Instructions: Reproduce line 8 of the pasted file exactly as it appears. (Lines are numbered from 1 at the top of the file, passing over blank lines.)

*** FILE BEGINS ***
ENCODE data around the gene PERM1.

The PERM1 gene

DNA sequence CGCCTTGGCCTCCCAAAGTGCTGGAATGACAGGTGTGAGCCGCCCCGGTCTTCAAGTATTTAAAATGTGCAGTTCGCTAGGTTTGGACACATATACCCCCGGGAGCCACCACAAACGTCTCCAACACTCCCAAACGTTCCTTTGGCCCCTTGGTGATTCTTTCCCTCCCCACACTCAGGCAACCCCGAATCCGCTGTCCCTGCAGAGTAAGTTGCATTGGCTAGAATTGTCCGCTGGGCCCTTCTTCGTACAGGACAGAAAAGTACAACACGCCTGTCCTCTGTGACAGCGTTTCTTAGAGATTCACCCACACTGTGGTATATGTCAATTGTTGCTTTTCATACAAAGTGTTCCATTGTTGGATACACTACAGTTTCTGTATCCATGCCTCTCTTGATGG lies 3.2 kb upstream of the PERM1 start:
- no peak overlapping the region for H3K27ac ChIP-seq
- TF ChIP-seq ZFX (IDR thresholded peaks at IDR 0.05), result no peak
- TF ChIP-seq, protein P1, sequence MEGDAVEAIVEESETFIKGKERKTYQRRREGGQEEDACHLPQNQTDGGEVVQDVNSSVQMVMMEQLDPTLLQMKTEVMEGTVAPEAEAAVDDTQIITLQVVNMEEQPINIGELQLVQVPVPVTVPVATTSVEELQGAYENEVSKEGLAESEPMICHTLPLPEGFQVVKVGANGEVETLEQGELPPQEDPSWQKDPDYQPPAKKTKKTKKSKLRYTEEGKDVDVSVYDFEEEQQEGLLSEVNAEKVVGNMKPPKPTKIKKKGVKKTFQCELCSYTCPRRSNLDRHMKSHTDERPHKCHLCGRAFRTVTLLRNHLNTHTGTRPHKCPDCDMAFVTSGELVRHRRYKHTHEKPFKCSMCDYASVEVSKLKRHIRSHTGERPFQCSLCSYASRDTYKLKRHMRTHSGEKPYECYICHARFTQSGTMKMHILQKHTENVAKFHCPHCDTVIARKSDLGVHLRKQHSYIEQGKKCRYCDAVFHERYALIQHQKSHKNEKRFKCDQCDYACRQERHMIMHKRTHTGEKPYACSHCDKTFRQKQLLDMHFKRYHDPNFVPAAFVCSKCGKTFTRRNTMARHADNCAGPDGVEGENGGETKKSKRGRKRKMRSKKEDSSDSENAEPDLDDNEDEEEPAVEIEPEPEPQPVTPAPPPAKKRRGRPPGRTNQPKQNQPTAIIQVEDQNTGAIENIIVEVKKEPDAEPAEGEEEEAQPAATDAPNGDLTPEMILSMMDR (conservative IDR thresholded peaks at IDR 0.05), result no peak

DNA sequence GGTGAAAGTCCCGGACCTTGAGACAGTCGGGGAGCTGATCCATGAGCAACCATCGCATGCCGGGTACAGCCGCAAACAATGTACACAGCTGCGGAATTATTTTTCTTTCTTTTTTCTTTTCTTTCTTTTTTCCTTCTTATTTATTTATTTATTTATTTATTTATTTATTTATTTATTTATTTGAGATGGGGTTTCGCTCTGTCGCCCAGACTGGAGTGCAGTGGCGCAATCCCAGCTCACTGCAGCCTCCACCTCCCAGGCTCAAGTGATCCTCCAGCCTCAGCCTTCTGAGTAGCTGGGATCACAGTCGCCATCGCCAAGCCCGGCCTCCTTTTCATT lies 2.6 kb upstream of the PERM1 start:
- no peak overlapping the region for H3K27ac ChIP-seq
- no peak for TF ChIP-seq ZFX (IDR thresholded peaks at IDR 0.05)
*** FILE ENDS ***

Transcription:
- no peak overlapping the region for H3K27ac ChIP-seq